September 03, 2015

 

By Sarafina Wright and D. Kevin McNeir 

Special to the NNPA from The Washington Informer 

 

 

How well do you remember the last days of August 2005 when a tropical storm formed over the Bahamas and intensified as it made its way toward Florida, back out to sea and then to southeast Louisiana?

 

Hurricane Katrina would make history as one of costliest natural disasters and one of the five deadliest hurricanes in U.S. history. But what often comes to mind is the delay of government officials – several days in fact – before they heeded the call for sorely needed assistance in the way of food, water, medicine and shelter.

 

Now, as the city of New Orleans recalls the day that the levee system catastrophically failed, conversations continue to be held here in the District and across the U.S., assessing what progress has been made in rebuilding New Orleans and other parts of Louisiana and Mississippi – and what still needs to be done.

 

Criticism has been lodged, and rightfully so, against Mayor Ray Nagin, Louisiana Governor Kathleen Blanco and President George W. Bush – the three leaders who hemmed and hawed – wasting vital time before initiating emergency response actions.

 

Today, as former Mayor Nagin serves a federal ten-year sentence for wire fraud, conspiracy, bribery and money laundering, Mitch Landrieu, the first white mayor of predominately black New Orleans since his father Moon Landrieu held office in the '70s, has traversed the U.S. to talk about the hurricane on its tenth anniversary and how his city’s landscape has been changed forever.

 

Mayor Landrieu appeared at the National Press Club on Tuesday, August 18, in Northwest, outlining New Orleans’s progression, obstacles and the seemingly never ending issue of violent crime.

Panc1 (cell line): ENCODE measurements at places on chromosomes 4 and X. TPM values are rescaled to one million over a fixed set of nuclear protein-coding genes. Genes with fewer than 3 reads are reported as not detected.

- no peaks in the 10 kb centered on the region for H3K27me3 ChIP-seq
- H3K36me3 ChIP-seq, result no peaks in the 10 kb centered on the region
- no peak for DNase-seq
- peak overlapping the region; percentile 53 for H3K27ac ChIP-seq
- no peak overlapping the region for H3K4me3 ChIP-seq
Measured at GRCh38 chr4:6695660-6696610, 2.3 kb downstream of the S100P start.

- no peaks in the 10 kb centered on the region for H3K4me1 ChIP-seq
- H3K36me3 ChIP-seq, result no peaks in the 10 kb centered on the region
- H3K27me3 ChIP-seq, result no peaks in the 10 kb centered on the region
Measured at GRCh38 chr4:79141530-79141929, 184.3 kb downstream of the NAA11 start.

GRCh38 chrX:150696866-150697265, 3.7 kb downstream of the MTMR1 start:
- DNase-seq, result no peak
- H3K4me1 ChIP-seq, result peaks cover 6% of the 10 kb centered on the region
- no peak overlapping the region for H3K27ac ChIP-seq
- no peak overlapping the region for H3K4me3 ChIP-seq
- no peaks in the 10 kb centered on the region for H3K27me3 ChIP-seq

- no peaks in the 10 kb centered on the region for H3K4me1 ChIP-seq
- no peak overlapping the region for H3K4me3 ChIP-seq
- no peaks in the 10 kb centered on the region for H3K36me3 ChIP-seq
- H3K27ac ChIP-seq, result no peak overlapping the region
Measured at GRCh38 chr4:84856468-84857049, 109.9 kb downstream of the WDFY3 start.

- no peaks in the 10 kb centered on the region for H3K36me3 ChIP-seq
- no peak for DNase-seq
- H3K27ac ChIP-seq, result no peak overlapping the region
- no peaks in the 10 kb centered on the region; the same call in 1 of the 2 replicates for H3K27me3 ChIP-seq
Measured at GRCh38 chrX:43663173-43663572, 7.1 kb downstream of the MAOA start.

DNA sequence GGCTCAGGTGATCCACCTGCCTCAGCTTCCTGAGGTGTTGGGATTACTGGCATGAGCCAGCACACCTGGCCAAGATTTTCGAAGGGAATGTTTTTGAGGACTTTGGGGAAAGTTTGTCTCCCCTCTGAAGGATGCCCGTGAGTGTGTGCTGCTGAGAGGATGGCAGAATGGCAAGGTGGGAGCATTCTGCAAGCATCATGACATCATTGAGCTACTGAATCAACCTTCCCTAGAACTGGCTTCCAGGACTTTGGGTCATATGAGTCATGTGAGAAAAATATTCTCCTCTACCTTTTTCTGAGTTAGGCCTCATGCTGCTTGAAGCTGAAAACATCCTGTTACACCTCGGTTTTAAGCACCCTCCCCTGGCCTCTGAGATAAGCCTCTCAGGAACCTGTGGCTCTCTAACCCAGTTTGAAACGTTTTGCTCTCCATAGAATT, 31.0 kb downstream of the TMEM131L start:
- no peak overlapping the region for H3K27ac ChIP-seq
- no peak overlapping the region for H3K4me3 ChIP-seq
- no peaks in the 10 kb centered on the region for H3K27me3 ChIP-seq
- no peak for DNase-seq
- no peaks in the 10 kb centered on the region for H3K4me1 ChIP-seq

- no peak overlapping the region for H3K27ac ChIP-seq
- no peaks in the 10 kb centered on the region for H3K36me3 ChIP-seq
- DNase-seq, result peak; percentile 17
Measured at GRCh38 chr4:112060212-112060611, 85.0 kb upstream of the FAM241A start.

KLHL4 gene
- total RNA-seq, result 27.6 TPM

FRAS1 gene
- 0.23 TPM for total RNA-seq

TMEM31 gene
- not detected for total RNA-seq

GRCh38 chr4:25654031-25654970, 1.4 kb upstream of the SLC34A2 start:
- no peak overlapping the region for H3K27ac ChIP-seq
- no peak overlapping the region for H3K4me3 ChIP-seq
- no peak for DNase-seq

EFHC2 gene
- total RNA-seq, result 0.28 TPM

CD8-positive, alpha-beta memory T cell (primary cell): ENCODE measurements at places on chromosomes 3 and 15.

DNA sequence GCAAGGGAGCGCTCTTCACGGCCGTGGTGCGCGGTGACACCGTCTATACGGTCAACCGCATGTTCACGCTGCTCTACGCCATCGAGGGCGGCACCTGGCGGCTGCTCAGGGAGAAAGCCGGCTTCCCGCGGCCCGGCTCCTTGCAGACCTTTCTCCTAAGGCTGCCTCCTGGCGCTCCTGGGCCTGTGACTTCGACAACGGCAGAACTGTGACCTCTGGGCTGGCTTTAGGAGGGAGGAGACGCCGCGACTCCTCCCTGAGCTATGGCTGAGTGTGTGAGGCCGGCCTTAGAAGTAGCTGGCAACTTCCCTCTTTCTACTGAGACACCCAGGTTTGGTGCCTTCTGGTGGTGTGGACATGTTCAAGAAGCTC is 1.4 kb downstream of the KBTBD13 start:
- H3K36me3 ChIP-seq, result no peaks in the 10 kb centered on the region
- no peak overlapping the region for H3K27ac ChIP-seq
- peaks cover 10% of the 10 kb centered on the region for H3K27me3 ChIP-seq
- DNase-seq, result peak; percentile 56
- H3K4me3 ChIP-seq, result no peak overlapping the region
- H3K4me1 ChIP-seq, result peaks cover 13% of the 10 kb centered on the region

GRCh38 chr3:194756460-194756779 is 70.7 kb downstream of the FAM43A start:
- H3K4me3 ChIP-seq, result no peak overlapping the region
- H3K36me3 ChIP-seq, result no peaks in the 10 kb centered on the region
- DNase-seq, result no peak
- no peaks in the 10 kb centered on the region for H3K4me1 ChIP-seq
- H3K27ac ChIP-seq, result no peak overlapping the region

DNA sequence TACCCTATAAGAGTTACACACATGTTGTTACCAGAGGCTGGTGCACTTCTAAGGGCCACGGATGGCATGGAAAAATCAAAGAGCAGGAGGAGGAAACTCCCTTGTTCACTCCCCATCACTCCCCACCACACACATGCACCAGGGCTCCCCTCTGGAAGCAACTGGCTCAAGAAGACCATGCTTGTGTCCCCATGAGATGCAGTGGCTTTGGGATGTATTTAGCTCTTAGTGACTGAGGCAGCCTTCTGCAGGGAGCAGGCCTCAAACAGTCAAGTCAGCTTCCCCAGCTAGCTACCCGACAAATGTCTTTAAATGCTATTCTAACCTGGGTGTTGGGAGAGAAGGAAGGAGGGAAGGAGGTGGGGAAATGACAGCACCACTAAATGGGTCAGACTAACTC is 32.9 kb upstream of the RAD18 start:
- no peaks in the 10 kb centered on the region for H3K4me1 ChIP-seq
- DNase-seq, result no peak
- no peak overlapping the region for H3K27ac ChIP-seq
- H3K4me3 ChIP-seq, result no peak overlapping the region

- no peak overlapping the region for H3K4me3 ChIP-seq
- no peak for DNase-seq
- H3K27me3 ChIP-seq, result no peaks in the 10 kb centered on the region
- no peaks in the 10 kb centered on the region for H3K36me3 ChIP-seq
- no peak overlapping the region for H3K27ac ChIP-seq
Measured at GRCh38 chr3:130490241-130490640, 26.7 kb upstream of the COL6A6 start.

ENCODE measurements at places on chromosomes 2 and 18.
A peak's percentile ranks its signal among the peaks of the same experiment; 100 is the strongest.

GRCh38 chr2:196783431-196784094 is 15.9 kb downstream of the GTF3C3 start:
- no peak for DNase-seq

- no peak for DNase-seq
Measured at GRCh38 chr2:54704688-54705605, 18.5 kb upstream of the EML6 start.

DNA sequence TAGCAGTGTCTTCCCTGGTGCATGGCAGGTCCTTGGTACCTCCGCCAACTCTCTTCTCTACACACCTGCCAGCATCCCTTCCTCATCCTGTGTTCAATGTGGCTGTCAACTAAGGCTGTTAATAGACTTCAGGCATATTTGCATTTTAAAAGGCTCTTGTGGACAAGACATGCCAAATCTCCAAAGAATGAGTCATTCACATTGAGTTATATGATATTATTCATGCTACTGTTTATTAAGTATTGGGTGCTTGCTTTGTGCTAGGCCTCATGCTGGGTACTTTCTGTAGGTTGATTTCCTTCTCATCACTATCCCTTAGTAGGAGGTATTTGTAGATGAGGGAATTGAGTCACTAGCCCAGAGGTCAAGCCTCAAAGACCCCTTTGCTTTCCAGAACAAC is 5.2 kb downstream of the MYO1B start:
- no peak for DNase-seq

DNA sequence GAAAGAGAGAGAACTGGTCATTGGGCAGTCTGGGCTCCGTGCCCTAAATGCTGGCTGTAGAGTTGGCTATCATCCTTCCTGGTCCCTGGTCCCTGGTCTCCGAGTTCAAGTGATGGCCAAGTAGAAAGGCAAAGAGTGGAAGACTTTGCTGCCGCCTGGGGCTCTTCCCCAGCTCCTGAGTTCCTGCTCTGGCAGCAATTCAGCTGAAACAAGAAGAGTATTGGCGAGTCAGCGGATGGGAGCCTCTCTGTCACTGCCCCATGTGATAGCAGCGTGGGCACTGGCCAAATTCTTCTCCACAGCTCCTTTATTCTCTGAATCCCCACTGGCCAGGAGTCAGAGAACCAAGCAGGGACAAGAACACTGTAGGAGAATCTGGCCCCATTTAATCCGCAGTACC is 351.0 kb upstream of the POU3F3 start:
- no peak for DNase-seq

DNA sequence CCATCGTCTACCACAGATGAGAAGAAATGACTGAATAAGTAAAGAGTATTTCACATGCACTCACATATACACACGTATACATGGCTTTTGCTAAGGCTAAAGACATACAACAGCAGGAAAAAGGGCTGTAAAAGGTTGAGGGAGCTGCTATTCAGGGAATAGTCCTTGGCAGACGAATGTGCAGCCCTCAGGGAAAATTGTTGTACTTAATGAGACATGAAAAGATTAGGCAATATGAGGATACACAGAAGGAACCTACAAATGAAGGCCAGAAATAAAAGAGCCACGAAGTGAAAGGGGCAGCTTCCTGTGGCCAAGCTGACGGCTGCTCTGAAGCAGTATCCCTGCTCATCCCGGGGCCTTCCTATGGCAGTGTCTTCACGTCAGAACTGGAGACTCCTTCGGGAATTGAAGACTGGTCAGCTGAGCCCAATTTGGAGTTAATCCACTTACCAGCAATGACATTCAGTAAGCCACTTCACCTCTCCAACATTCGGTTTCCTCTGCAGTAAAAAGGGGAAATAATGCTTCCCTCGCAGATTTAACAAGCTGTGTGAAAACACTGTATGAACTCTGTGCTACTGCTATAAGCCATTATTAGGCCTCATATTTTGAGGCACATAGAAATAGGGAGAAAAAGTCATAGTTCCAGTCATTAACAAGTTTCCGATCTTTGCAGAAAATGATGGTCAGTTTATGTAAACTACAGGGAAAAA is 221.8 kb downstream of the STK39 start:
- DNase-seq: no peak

“In the last 10 years, New Orleans has had to deal with Hurricane Katrina, Rita, Ike, Gustav, the BP oil spill and the recession,” Mayor Landrieu said. “But by nature we’re resilient and won’t bow down. We went from a city being underwater to one of the fastest growing cities in America.”

 

Somewhere between 1,800 and 2,000 people died during the storm and in days after the skies had cleared. One million people were displaced and the city experienced upwards of $150 billion in damage.

 

“It was an infrastructure and man-made failure of epic proportion,” Landrieu said. “But in the midst of death and destruction, the sun came up. Bodies were floating in the flooded New Orleans streets and people were stuck on rooftops for days under the blazing New Orleans sun.”

 

“But neighbors helped neighbors and pulled them out of the water,” the mayor added.

 

While the hurricane virtually destroyed New Orleans, it did create an avenue of change for the city’s faltering school system.

 

Some readers may consider listening to recent reports on National Public Radio [NPR] aired during the month of August where editors and reporters have led discussions about the efforts made to rebuild the city and other parts of the Gulf Coast.

 

“Ten years ago New Orleans was considered one of the worst failing school systems in the country,” Landrieu said. “Today nearly every student attends a public charter school. Students are no longer confined by geography.”

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